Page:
In his work Quaestiones super quattuor libris de Cælo et Mundo, Buridan showed that a radical departure from Aristotelian cosmology and physics was absolutely necessary for explaining the movement of bodies. Buridan not only departed from untenable ideas, he affirmed his faith in the Creator and derived from those “articles of faith” that could only be known by revelation and not by scientific demonstration. Buridan stated that “in many an instance one should not believe Aristotle who made many propositions contrary to the Catholic faith because he wanted to state nothing except what could be derived from considerations based on what is seen and experienced.” Again, it was faith, not observation, experimentation, or investigation that gave the first breaths to modern science.
Next week: Fr. Jean Buridan’s Impetus Theory
 Jaki, Science and Creation, 219.
 Adelard of Bath, Conversations with His Nephew: On the Same and the Different, Questions on Natural Science and On Birds, Edited and translated by Charles Burnett (Cambridge, UK: Cambridge University Press, 1998), 83.
 Jaki, Science and Creation, 219.
 Alistair Cameron Crombie, The History of Science from Augustine to Galileo (Mineola: Dover Publications, Inc., 1995), 45; Jaki, Science and Creation, 219.
 Crombie, Augustine to Galileo, 46.
 Jaki, Science and Creation, 221.
 This achievement is usually attributed to Galileo, however.
 Jaki, Science and Creation, 221, cited within.
 David C. Lindberg, The Beginnings of Western Science: The European Scientific Tradition in Philosophical, Religious, and Institutional Context, Prehistory to A.D. 1450 (Chicago, IL: The University of Chicago Press, 1992), 234.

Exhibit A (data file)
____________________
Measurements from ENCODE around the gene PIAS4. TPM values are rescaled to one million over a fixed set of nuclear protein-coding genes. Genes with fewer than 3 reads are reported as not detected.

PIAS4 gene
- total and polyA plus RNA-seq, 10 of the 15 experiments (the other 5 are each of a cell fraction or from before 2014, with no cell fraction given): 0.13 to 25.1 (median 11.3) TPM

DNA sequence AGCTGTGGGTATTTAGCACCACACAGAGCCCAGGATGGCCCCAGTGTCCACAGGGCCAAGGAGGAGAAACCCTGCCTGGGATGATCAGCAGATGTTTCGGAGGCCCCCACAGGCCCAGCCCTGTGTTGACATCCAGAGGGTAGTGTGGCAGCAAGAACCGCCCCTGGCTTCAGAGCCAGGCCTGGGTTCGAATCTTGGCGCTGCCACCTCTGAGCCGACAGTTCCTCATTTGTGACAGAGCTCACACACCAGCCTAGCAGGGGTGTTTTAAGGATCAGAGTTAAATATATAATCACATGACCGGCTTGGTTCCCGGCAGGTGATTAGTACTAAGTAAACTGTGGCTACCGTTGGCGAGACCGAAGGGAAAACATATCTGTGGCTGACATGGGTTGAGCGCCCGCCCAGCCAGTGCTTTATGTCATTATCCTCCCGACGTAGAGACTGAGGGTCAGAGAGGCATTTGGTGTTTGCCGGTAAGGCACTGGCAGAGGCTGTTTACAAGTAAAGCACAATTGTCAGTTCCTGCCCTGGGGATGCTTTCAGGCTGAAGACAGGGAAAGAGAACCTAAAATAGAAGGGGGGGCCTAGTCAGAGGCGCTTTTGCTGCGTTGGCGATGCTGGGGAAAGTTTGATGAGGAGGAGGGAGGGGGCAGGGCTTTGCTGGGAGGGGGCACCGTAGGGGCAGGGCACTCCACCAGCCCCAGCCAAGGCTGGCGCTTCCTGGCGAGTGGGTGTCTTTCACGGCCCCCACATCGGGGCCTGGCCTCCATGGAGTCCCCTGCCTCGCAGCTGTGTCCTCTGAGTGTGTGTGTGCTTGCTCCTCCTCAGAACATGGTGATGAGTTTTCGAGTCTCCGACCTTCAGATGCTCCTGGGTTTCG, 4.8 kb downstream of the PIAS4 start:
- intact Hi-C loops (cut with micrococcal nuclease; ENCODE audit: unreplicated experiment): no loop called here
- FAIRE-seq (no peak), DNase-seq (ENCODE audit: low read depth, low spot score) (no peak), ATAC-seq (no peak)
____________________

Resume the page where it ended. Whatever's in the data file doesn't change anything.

Jaki, Science and Creation, 223.
 James McEvoy, Robert Grossteste (Oxford: Oxford University Press, 2000), 85.
 McEvoy, 91.
 Jaki, Science and Creation, 223.
 Lindberg, 237.
 James A. Weisheipl, O.P., Albertus Magnus and the Sciences: Commemorative Essays 1980 (Toronto, CA: Pontifical Institute of Medieval Sciences, 1980), “Human Embryology and Development in the Works of Albertus Magnus” by Luke Demaitre and Anthony A. Travill, 414.
 Weisheipl, “St. Albert and the Nature of Natural Science” by Benedict Ashley, 78; Quote is from PhysicaI, translation 1, c. 1 (1890-1899) edited and translated by Auguste Borgnet.
 Jaki, Science and Creation, 225.
 ST, I, q. 46, a. 2, Sed contra.
 Jaki, Science and Creation, 231.
 Jaki, Science and Creation, 232; quoting Quaestiones super libris quattuor de cælo et mundo edited by E. A. Moody (Cambridge, MA: The Medieval Academy of America, 1942), 152 (Lib. II, quaest. 6).
Photo: The picture was taken from Santa Caterina del Sasso, on the Lake Maggiore, and provided by Fr. Jaki’s friend, Antonio Colombo.